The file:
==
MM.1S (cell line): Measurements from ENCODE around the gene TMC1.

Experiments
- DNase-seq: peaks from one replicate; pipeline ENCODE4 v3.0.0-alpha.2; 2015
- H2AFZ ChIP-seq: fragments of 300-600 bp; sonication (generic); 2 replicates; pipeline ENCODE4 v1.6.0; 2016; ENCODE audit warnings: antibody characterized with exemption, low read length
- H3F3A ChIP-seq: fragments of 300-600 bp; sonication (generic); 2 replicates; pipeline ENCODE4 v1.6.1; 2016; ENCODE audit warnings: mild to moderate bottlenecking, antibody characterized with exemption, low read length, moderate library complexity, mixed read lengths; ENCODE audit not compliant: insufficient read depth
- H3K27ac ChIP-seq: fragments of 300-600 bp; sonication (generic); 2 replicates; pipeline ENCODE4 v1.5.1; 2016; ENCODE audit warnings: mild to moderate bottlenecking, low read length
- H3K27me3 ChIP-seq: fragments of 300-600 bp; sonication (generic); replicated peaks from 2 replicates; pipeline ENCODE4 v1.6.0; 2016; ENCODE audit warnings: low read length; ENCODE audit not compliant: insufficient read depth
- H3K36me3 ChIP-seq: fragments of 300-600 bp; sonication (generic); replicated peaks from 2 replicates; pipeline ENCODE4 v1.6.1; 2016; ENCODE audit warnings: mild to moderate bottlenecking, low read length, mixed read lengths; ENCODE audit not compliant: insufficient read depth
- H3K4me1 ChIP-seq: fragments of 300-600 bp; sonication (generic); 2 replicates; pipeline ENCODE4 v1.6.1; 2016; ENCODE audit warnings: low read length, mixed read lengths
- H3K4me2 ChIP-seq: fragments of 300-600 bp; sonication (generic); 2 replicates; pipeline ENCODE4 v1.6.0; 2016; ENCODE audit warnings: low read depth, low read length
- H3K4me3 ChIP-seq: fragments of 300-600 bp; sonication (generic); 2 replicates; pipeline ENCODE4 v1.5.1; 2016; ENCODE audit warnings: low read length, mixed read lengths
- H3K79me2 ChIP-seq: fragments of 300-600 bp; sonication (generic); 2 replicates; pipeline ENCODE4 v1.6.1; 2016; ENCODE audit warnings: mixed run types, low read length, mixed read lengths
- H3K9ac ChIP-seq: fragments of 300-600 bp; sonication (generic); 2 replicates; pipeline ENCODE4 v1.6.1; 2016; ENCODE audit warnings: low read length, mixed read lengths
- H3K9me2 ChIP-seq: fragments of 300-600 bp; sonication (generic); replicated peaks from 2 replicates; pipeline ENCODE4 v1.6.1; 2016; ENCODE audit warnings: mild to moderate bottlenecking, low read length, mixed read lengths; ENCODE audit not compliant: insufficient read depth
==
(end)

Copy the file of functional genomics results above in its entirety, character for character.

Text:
MM.1S (cell line): Measurements from ENCODE around the gene TMC1.

Experiments
- DNase-seq: peaks from one replicate; pipeline ENCODE4 v3.0.0-alpha.2; 2015
- H2AFZ ChIP-seq: fragments of 300-600 bp; sonication (generic); 2 replicates; pipeline ENCODE4 v1.6.0; 2016; ENCODE audit warnings: antibody characterized with exemption, low read length
- H3F3A ChIP-seq: fragments of 300-600 bp; sonication (generic); 2 replicates; pipeline ENCODE4 v1.6.1; 2016; ENCODE audit warnings: mild to moderate bottlenecking, antibody characterized with exemption, low read length, moderate library complexity, mixed read lengths; ENCODE audit not compliant: insufficient read depth
- H3K27ac ChIP-seq: fragments of 300-600 bp; sonication (generic); 2 replicates; pipeline ENCODE4 v1.5.1; 2016; ENCODE audit warnings: mild to moderate bottlenecking, low read length
- H3K27me3 ChIP-seq: fragments of 300-600 bp; sonication (generic); replicated peaks from 2 replicates; pipeline ENCODE4 v1.6.0; 2016; ENCODE audit warnings: low read length; ENCODE audit not compliant: insufficient read depth
- H3K36me3 ChIP-seq: fragments of 300-600 bp; sonication (generic); replicated peaks from 2 replicates; pipeline ENCODE4 v1.6.1; 2016; ENCODE audit warnings: mild to moderate bottlenecking, low read length, mixed read lengths; ENCODE audit not compliant: insufficient read depth
- H3K4me1 ChIP-seq: fragments of 300-600 bp; sonication (generic); 2 replicates; pipeline ENCODE4 v1.6.1; 2016; ENCODE audit warnings: low read length, mixed read lengths
- H3K4me2 ChIP-seq: fragments of 300-600 bp; sonication (generic); 2 replicates; pipeline ENCODE4 v1.6.0; 2016; ENCODE audit warnings: low read depth, low read length
- H3K4me3 ChIP-seq: fragments of 300-600 bp; sonication (generic); 2 replicates; pipeline ENCODE4 v1.5.1; 2016; ENCODE audit warnings: low read length, mixed read lengths
- H3K79me2 ChIP-seq: fragments of 300-600 bp; sonication (generic); 2 replicates; pipeline ENCODE4 v1.6.1; 2016; ENCODE audit warnings: mixed run types, low read length, mixed read lengths
- H3K9ac ChIP-seq: fragments of 300-600 bp; sonication (generic); 2 replicates; pipeline ENCODE4 v1.6.1; 2016; ENCODE audit warnings: low read length, mixed read lengths
- H3K9me2 ChIP-seq: fragments of 300-600 bp; sonication (generic); replicated peaks from 2 replicates; pipeline ENCODE4 v1.6.1; 2016; ENCODE audit warnings: mild to moderate bottlenecking, low read length, mixed read lengths; ENCODE audit not compliant: insufficient read depth